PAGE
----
By Alice Hingley
Lacing his way through alternative hip-hop, digicore and hyper pop, midwxst’s genre-defying beats are taking over the underground scene. The Indiana teen is making waves. His new EP ‘BACK IN ACTION’ dropped last week, and MSM was lucky enough to catch him for a chat.
Despite speaking to us from the other side of the Atlantic, midwxst’s charisma and humour radiates through the screen, combined with his contagious enthusiasm. He isn't afraid to be unapologetically himself, exhibiting a determination to change the discourse surrounding trappers. Our conversation flowed between a variety of topics, from mental health to the future of the SoundCloud community to how anime inspired the creation of his visuals.
Let’s start by talking about the EP, it's called 'BACK IN ACTION'. What inspired this name choice?
I went MIA for a really long period of time, music wise, just, like, a limbo between ‘Trying’ and ‘SUMMER03’. when I started dropping music again, it's like I'm getting back on track, getting back in action. I had to get more adjusted to doing actual releases, instead of it being just me on my own. But it's just getting back to my roots making hard ass music. These are songs that are made for live concerts more than anything.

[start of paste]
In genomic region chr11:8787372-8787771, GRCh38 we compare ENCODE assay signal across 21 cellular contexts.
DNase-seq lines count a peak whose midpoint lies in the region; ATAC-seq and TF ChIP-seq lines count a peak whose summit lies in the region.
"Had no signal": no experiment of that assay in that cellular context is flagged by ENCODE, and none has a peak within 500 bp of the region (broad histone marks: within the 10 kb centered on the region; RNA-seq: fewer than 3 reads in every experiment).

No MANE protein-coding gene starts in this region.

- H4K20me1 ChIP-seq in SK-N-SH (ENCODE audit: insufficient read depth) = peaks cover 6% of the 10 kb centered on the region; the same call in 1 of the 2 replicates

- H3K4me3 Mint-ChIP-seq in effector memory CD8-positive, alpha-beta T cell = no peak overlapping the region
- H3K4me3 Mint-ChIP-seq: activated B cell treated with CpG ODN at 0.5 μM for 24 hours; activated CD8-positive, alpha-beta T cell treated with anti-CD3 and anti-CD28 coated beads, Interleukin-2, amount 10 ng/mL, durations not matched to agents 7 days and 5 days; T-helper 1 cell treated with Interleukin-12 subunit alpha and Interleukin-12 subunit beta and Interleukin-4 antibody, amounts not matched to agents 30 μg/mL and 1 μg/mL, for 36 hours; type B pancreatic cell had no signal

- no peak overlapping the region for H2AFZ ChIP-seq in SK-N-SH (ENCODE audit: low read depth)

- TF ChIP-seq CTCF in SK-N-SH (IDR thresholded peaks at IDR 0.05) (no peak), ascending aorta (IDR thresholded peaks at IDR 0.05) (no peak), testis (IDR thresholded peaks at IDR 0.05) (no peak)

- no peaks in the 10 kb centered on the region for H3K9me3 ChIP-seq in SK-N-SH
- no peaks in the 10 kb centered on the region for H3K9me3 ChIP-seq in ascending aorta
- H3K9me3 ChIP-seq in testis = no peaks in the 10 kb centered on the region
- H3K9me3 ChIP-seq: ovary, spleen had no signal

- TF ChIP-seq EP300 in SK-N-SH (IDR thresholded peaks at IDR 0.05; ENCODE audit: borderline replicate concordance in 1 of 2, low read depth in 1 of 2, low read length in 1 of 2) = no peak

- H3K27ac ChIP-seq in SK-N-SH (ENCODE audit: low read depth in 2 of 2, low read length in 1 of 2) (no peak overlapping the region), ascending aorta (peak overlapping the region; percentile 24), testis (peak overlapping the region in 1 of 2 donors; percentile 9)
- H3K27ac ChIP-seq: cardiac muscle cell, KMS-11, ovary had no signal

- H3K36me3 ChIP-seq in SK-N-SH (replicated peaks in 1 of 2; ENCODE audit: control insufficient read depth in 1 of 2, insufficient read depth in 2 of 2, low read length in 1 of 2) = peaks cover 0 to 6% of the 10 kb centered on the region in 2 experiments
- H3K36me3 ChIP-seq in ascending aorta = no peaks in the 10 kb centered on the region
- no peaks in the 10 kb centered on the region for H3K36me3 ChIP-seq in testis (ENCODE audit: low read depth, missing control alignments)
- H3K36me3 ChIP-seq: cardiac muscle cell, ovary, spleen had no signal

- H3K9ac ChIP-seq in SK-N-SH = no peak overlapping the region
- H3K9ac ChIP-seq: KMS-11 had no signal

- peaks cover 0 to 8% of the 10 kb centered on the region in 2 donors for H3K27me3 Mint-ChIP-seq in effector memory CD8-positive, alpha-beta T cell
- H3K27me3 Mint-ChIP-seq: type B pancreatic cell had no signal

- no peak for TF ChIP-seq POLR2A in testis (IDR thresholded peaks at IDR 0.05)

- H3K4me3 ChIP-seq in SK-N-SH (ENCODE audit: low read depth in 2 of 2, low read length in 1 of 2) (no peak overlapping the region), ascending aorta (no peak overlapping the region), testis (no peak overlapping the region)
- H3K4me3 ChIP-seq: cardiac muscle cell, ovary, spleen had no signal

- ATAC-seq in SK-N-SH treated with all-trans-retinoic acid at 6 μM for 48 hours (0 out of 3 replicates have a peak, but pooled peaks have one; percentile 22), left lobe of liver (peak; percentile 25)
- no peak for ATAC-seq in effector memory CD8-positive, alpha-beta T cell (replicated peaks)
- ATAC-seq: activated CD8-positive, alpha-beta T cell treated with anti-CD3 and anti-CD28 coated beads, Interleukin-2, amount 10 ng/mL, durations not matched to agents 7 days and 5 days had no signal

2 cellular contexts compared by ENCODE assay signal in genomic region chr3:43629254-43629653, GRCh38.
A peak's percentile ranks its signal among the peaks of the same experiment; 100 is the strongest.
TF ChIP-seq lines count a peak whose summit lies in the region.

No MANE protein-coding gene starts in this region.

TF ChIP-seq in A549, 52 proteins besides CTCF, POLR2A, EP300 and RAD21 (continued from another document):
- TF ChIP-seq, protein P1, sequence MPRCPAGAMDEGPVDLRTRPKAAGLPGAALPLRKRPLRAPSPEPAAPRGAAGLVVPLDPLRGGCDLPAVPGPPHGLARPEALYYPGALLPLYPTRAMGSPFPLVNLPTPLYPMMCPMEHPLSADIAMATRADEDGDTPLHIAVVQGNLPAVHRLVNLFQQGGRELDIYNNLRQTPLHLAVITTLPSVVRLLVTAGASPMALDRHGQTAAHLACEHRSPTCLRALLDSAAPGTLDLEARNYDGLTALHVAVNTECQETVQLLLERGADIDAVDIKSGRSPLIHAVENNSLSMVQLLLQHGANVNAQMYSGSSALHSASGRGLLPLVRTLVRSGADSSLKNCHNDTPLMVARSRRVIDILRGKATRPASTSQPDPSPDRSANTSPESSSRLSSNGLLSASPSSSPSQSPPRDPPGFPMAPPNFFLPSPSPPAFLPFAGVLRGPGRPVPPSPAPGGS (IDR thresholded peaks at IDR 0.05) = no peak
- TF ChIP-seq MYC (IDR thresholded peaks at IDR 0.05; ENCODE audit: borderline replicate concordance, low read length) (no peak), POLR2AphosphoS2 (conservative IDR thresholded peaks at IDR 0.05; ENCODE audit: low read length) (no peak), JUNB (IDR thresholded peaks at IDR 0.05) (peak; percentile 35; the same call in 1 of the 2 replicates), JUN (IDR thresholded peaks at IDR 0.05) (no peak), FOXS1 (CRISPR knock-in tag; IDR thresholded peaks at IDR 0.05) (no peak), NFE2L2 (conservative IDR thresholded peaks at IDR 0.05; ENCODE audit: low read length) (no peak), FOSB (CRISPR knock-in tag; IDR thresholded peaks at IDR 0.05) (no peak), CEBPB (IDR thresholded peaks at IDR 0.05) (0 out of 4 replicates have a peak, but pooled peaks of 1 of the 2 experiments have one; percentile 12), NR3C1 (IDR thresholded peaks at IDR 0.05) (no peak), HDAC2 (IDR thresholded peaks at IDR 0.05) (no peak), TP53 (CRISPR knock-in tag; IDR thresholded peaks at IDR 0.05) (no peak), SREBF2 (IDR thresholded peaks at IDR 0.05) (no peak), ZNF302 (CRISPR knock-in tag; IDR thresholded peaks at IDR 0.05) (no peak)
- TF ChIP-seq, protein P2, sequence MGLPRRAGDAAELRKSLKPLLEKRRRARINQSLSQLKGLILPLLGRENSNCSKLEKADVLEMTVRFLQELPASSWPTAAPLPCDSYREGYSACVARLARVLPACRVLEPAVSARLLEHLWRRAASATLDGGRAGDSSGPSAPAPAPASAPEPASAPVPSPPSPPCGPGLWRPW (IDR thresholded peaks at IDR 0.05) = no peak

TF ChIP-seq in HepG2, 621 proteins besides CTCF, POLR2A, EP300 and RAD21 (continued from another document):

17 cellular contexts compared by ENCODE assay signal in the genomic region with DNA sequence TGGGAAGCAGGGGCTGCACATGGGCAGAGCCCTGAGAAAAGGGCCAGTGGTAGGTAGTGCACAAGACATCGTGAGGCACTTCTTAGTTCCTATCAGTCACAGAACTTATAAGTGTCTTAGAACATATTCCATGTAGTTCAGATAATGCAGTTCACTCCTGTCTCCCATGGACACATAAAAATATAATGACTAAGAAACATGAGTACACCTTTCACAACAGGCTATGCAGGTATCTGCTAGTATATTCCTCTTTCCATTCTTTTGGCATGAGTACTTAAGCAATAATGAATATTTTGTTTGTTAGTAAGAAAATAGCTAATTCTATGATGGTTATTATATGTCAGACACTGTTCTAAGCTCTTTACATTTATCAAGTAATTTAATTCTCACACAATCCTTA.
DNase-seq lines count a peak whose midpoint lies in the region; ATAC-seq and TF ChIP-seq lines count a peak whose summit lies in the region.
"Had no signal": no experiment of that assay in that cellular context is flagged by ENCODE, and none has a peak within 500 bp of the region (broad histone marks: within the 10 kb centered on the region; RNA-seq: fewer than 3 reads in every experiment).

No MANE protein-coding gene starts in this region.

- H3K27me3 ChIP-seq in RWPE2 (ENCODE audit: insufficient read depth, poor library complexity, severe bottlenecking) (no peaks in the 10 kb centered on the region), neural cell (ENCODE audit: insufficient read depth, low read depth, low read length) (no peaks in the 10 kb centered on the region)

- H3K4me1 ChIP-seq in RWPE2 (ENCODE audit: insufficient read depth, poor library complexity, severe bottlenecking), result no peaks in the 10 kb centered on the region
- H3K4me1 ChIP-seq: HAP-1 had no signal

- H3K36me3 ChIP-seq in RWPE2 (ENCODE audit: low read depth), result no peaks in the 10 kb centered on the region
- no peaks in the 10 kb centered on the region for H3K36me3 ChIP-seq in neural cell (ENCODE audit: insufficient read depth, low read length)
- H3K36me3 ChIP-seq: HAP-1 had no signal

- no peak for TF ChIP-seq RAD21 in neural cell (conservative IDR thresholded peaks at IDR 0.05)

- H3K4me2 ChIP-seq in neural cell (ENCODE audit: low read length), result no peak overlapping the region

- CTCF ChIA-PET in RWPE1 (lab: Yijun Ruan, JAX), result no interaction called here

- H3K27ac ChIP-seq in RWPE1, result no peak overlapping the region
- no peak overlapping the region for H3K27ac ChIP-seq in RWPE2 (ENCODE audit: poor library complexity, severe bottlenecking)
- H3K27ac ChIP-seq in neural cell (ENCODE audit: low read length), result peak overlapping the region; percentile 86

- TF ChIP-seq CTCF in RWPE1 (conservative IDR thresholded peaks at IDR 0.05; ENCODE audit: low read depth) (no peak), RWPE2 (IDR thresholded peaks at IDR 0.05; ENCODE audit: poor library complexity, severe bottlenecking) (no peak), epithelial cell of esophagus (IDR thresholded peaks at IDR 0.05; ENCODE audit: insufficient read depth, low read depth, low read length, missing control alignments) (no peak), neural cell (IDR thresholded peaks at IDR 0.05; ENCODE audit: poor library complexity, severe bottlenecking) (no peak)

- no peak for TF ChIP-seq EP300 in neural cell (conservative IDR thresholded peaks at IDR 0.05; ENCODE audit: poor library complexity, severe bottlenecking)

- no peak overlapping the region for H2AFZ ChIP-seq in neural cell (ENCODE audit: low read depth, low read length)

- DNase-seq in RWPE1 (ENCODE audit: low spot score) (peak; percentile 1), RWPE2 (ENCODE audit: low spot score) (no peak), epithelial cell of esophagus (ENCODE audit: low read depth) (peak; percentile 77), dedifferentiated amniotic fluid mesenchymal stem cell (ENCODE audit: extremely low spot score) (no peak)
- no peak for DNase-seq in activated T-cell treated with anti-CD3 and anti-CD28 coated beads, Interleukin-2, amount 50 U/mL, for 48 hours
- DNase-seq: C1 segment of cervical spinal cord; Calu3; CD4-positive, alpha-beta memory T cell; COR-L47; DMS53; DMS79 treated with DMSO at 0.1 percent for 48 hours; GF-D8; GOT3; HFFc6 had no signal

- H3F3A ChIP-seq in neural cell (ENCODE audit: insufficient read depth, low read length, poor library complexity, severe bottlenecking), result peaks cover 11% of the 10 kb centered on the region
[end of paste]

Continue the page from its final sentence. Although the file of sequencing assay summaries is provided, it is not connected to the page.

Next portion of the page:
You've been doing quite a bit of collaboration, especially on this EP. What do you think is the key to successfully collaborating with another creative?
To me, it’s how the song turns out, if it matches the vision that I want to go for originally. But, if I go into a session and they only want to play me hyper pop beats, like I'm not an artist in my own right, then I'm really not going to be able to respect them as much because they’re just limiting me to one category.
This new EP has a lot of different sounds and in this last release that you're really developing as an artist. Where do you think the inspiration came from?
All over the place. I wanted to have mosh pit music that could allow me to establish the stage persona, to have parts of the songs where it's catchy enough so that the crowd can sing with me, and get that crowd interaction... that's a big part for me. I also like really aggressive shit, - I'm talking my shit. It's an entirely different side of me because I'm actually proud of my achievements, as a person, and as an artist. I want people to understand that instead of thinking that I'm always the sad singing Indiana boy who makes hyper pop music - there's more to me than that.